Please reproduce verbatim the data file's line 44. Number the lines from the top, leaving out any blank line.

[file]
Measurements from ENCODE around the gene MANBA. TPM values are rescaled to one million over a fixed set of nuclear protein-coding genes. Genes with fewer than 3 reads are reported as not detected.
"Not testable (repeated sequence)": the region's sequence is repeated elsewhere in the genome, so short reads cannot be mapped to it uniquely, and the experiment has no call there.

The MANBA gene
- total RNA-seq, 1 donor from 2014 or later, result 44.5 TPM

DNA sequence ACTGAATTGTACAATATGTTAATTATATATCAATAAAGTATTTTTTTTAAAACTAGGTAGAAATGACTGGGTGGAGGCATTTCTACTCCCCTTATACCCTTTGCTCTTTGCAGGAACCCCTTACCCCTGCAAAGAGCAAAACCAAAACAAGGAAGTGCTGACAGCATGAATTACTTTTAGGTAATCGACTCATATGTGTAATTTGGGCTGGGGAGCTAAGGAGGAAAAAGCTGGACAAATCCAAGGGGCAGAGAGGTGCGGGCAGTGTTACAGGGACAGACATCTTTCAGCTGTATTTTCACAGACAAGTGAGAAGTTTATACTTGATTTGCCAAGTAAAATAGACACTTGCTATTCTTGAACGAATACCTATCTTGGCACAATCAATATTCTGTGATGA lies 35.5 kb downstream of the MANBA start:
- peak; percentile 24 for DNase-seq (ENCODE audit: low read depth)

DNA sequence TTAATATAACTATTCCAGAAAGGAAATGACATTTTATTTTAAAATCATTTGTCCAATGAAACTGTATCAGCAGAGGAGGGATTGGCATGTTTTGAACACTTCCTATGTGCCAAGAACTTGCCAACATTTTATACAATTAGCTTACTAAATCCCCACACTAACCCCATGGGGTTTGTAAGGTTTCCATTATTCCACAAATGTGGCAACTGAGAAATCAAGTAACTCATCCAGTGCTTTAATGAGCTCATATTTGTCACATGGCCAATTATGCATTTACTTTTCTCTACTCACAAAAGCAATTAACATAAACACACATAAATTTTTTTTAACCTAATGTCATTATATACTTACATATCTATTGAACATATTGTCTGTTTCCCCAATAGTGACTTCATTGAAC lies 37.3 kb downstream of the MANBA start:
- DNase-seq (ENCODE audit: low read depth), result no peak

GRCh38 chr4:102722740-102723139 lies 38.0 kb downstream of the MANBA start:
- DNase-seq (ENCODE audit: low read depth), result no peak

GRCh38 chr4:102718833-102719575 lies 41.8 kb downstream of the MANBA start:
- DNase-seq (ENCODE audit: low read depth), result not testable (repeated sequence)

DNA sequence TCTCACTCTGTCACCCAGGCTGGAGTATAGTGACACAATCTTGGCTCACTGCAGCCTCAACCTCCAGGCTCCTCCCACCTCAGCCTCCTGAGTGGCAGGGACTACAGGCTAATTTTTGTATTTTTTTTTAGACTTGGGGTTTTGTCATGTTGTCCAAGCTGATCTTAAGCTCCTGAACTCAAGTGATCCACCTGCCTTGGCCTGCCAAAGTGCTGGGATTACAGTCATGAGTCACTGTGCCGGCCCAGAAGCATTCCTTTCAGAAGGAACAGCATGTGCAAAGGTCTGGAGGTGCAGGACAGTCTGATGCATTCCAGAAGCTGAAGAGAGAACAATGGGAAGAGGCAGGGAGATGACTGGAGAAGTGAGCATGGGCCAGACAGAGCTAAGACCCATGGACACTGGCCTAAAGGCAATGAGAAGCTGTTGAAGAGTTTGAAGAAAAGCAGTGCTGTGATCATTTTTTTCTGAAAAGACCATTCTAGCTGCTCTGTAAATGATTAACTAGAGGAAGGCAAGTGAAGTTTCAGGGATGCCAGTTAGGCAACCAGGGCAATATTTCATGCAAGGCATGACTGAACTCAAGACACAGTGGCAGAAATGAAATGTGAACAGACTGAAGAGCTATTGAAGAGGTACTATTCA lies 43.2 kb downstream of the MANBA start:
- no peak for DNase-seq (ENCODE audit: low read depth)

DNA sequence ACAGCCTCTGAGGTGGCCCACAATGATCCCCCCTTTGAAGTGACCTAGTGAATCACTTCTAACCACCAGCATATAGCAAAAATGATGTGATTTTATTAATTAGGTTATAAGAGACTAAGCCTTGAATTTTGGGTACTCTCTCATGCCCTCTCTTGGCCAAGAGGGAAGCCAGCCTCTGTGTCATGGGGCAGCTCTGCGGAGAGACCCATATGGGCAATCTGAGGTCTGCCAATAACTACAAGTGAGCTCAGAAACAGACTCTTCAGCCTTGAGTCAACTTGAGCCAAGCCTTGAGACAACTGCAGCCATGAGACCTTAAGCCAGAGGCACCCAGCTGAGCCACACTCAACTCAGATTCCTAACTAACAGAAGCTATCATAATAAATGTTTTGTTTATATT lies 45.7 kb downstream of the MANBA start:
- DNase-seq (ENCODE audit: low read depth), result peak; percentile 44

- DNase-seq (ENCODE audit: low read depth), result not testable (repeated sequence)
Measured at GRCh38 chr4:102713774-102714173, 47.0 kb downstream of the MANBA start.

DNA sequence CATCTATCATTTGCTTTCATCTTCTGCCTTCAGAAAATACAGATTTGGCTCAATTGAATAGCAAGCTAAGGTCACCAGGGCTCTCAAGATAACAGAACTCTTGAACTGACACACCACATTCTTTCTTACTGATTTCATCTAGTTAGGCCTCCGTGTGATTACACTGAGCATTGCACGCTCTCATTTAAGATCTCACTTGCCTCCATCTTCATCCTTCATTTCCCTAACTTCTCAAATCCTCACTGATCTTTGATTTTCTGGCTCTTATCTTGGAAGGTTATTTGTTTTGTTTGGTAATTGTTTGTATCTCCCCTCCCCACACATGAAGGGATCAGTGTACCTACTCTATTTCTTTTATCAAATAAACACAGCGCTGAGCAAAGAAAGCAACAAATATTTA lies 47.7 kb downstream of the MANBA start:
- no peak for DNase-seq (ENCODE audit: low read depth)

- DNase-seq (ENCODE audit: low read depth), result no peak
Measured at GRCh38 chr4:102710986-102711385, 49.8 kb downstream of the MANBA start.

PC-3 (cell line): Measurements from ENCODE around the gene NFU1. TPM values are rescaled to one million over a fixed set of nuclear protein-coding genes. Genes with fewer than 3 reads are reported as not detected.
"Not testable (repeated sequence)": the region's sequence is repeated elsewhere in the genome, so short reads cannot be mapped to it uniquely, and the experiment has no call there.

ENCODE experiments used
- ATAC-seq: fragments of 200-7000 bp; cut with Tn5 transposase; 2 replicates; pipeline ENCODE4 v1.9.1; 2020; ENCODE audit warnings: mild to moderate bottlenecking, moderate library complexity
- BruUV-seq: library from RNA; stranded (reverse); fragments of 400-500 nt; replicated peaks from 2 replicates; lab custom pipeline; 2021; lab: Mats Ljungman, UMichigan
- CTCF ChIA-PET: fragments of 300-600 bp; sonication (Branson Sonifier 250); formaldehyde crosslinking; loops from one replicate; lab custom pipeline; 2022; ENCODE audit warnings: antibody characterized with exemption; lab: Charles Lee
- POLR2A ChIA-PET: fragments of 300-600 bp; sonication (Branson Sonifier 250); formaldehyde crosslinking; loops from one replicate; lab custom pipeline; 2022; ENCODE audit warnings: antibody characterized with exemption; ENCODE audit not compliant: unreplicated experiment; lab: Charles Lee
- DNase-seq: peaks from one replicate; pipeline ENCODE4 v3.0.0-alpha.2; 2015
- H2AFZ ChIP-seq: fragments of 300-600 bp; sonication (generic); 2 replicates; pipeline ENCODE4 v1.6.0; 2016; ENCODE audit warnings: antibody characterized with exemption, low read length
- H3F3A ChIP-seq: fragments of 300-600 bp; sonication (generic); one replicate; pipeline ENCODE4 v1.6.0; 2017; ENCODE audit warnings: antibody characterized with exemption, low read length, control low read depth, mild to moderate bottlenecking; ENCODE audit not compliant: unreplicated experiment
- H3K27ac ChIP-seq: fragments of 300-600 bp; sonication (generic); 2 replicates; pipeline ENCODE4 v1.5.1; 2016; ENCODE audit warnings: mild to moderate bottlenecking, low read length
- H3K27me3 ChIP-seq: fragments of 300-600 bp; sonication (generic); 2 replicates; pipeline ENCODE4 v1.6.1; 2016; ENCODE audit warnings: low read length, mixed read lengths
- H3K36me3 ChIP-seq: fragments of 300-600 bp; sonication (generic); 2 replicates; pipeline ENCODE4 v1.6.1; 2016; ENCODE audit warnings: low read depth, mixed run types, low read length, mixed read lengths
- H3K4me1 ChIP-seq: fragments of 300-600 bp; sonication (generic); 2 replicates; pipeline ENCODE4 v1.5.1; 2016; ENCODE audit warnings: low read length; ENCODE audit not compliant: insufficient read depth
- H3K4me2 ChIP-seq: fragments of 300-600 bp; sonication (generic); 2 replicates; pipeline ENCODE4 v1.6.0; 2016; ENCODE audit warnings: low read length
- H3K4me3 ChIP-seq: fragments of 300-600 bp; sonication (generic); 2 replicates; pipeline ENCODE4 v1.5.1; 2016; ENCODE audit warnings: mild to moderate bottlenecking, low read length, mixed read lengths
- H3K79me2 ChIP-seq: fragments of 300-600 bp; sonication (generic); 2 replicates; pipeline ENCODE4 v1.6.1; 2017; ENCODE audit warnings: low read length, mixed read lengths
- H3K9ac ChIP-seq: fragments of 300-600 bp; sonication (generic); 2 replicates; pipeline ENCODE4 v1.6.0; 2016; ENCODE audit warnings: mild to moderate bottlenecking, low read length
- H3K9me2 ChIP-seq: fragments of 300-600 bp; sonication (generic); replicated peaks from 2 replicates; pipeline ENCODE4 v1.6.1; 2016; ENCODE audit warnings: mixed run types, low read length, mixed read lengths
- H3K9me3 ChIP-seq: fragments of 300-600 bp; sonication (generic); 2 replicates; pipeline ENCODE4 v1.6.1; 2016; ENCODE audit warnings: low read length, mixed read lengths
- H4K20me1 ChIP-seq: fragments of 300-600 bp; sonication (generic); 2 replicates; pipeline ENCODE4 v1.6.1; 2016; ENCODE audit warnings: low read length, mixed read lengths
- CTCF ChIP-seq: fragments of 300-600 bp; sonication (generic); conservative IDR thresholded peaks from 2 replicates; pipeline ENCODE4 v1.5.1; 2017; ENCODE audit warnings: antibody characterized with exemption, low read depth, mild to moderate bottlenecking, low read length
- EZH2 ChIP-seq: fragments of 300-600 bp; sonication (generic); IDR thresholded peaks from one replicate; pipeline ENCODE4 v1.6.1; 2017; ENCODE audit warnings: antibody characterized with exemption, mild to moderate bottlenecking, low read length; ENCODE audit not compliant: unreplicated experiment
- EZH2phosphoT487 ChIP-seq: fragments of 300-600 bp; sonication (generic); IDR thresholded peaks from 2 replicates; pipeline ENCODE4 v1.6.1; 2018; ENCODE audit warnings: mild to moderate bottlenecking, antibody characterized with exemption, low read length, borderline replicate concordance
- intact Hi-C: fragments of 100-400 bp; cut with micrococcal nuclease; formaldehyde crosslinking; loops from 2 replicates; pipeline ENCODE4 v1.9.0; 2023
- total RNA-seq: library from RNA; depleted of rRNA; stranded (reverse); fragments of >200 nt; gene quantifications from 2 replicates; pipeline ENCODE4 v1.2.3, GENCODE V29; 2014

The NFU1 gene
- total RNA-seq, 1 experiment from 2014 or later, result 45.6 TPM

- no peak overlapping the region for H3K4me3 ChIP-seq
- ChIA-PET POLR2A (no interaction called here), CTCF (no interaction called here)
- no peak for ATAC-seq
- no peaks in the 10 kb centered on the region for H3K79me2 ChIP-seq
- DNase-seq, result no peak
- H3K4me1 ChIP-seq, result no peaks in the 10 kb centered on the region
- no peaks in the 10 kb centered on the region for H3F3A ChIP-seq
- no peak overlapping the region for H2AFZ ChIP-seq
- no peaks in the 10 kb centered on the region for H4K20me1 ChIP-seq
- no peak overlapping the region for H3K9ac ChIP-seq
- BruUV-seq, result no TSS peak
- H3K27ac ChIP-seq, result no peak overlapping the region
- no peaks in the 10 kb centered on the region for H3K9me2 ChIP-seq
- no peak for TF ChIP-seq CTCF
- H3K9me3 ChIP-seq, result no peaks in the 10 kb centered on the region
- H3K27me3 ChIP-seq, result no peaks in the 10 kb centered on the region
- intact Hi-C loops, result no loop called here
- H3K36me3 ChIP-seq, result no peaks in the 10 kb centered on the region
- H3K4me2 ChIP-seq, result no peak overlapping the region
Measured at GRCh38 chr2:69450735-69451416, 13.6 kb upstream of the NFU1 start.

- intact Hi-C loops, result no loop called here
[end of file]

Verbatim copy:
- CTCF ChIP-seq: fragments of 300-600 bp; sonication (generic); conservative IDR thresholded peaks from 2 replicates; pipeline ENCODE4 v1.5.1; 2017; ENCODE audit warnings: antibody characterized with exemption, low read depth, mild to moderate bottlenecking, low read length